THE weather may have been brutal, and his sweets may have got soggy after he was swept off his feet while crossing a swollen river, but fell rescue volunteer Joe Parsons has just won his second Montane Spine Race MRT Challenge.

Joe, from Carleton, a member of the Upper Wharfedale Fell Rescue Association (UWFRA) completed the 108 mile race, along the Pennine Way in a time of 32 hours and 16 minutes.

It was his fourth time in the winter spine races, taking part in the section reserved for mountain rescue team members - in 2020 he also came first, and in 2019 he was second.

The race starts in Edale and ends in Hawes, taking in Malham Cove, Fountains Fell and Penyghent. It also takes in Pinhaw, from where he can see his home.

Diversions on the day meant an extra seven miles added onto the route, while four foot snow drifts, thick fog and water-logged ground made for brutal conditions and the worst he had ever experienced.

In Craven, he was encouraged along the way by the Craven Energy Tri Club; in Gargrave, where he was so tired he walked into a bush, he started to see friends urging him on and at Malham Tarn, the ‘red mist’ descended and he knew he would make it to the end, with friends joining him to climb Fountains Fell and Penyghent.

Despite all that, Joe says he will be back again next year to beat the elusive course record of 32 hours and 10 minutes.

The Montane Spine events, known as one of the hardest endurance events in the world, began this year on January 8 with the Montane Spine Race, Challenger, Sprint and MRT Challenge.

The toughest, the spine race is a week long event covering the whole of the 268 mile Pennine Way, from Edale to Kirk Yetholm, and is not due to finish until Sunday. Spine races also take place in June.

After finishing the race, Joe in an interview with the organisers, said it was a big relief to have finished, with conditions the most brutal he had yet experienced.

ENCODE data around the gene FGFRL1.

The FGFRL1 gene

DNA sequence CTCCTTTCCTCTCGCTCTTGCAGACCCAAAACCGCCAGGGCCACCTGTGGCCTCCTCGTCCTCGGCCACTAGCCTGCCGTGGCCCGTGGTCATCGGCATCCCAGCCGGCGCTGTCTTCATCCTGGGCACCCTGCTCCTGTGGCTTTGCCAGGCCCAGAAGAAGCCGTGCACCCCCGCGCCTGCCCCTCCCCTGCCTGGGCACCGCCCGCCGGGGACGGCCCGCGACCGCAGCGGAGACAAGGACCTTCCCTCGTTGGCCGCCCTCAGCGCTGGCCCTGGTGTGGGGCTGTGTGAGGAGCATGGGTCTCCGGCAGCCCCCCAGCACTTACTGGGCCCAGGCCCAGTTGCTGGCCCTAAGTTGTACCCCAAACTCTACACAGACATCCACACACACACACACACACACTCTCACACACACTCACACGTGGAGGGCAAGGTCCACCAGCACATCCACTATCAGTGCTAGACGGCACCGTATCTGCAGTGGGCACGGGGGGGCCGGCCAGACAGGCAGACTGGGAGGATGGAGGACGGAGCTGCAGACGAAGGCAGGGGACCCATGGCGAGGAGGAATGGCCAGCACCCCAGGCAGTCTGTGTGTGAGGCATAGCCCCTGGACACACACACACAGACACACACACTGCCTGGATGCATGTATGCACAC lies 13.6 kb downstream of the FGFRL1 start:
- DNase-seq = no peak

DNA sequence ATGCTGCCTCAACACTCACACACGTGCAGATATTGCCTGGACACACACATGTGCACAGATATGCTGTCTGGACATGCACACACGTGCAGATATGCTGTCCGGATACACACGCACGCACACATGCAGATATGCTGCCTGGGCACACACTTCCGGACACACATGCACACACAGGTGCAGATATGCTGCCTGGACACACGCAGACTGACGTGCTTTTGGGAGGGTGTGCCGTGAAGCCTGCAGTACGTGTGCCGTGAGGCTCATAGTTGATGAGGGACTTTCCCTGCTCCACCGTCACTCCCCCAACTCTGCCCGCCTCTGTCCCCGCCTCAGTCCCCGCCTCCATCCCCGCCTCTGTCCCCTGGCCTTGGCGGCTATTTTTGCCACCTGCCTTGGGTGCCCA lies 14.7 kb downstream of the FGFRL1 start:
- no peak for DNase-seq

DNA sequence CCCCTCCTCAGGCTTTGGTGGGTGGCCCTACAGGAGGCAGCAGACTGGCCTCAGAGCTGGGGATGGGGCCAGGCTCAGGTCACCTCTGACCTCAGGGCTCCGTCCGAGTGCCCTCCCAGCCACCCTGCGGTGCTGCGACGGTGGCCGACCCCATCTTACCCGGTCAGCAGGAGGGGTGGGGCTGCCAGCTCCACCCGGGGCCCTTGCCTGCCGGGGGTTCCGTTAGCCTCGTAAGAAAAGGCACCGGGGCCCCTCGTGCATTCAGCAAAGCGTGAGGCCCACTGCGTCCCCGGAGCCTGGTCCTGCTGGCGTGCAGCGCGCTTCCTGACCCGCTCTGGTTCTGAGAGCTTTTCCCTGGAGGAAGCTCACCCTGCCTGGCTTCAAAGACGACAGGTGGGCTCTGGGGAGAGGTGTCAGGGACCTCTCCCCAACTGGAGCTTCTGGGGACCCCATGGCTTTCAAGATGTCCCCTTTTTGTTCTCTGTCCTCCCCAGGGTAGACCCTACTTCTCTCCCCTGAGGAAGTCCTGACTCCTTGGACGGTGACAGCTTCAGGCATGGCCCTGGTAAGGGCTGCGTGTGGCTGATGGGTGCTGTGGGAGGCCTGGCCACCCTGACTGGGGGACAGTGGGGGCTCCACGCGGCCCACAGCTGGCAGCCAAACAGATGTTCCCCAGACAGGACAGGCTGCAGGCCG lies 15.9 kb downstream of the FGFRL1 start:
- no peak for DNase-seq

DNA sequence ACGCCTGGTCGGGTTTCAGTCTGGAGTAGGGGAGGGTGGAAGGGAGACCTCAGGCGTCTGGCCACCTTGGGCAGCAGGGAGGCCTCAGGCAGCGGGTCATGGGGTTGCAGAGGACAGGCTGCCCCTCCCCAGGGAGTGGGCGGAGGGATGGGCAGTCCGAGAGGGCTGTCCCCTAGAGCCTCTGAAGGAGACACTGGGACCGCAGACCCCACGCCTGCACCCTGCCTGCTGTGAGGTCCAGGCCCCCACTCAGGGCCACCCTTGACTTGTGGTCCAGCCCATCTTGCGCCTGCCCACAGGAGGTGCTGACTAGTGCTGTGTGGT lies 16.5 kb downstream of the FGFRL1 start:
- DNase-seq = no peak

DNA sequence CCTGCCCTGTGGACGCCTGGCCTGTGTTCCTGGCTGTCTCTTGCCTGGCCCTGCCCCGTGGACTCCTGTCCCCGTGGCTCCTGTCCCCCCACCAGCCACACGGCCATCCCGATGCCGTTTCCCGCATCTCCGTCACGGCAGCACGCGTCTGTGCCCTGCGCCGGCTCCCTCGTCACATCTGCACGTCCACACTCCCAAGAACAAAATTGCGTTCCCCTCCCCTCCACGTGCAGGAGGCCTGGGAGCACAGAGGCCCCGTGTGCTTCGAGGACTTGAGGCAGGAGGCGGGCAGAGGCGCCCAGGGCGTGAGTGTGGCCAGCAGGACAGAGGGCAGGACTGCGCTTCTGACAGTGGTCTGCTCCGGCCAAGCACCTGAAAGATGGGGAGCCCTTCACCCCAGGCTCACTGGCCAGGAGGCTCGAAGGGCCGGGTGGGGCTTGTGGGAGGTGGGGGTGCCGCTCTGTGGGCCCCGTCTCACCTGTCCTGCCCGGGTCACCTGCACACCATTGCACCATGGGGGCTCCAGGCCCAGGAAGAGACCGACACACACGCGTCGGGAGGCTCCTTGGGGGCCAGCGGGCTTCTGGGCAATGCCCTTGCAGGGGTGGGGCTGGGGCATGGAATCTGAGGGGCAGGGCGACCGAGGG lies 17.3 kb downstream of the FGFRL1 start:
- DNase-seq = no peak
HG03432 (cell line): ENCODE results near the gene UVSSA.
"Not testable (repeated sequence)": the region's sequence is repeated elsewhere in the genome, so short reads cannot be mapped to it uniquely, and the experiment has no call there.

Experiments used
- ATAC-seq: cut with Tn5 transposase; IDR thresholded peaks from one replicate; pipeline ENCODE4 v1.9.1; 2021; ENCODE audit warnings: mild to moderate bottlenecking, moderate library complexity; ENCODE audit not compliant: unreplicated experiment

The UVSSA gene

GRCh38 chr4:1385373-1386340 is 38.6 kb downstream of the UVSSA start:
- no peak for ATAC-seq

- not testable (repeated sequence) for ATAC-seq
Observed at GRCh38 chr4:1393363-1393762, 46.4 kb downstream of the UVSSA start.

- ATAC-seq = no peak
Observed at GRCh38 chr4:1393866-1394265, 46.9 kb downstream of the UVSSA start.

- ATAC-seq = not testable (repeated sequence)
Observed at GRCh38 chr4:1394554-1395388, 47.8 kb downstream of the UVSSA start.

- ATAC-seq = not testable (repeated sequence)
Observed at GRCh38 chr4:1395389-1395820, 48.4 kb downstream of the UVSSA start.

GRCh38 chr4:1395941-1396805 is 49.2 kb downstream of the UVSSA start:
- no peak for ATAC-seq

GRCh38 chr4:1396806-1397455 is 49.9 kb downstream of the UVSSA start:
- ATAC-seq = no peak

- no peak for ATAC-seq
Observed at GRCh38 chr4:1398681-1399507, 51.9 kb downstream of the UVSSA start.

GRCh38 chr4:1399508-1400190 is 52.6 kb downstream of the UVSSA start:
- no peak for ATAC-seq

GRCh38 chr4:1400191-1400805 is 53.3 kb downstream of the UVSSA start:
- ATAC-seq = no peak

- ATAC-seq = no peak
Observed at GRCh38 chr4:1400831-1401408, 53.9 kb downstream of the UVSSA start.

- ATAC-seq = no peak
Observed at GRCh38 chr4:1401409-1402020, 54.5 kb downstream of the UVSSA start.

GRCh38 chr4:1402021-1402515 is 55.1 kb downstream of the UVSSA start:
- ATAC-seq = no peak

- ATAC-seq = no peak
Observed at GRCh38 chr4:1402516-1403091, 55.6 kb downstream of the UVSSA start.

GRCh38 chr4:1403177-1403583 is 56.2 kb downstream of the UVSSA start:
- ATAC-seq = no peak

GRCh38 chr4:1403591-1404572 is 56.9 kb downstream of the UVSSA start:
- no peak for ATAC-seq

After winning in 2020, he said did not really think about winning again, but what occupied his mind before the race that in 2020 he had only been six minutes away from the course record.

“ I really would have liked that, but I have not had time to train, and am probably a little bit heavier, and the way the weather conditions were, I think it probably would have been practically impossible,” he said.

“It was definitely the most brutal I have seen it. We really had absolutely everything. Starting off on Kinder with ice, then we had fog and high wind. The amount of water that is in Derbyshire is unbelievable, and some of the river crossings were naughty, they really were. But then it is the Pennine Way in winter, its going to be a little bit unpleasant.

“One of the river crossings of what is normally a stream of about four inches deep was probably something like four feet deep and flowing really quickly.

“I went to cross it and got swept away, 40 feet downstream later I managed to climb out and everything was wet, including my sweets, which I was really upset about.”

He said a high point of the race was the sense of community with all the other competitors.

“I think you probably get that with all the spine races, but it is probably more prominent with the MRT Challenge.

“We’ve all got little anecdotes to tell and on the start line there is always a bit of laughing and joking which is really nice.

“Out on the course, everyone is interested in everyone else, its fantastic, you have chats and if you see someone who needs help, you give help and if you need help, they give help. Its a really feel good event, apart from the wet bits. That feeling of belonging to the spine family is just brilliant.”

Joe ran the race as the representative for Grassington based, UWFRA and is raising money for the organisation, which is entirely run by volunteers, and relies on donations and what it and its members can raise.

He said: “The main thing that a lot of people don’t realise is mountain rescue is completely voluntary, we don’t receive anything from the government at all, we provide the service by raising money ourselves, that goes to buy the vehicles and the equipment and in recent years, that equipment has become more and more expensive.

“We always think we need about £50,000 per year just to stand still. The Spine MRT Challenge for the last four years has been a fantastic way to raise some extra money for the team .

“People have donated freely because it is such a good cause, you never know when you might need us.”

Asked by the event organisers whether he would be back next year to hang onto his crown, he said: “I do get to the point, probably at about Horton-in-Ribblesdale, when I think, I don’t know why I am here again, this hurts, its cold, its wet, its a bit miserable and I’m just ready to go home, but by tomorrow I will probably look on the website to see when entries open. “

People can make donations in appreciation of Joe’s efforts and to support UWFRA at: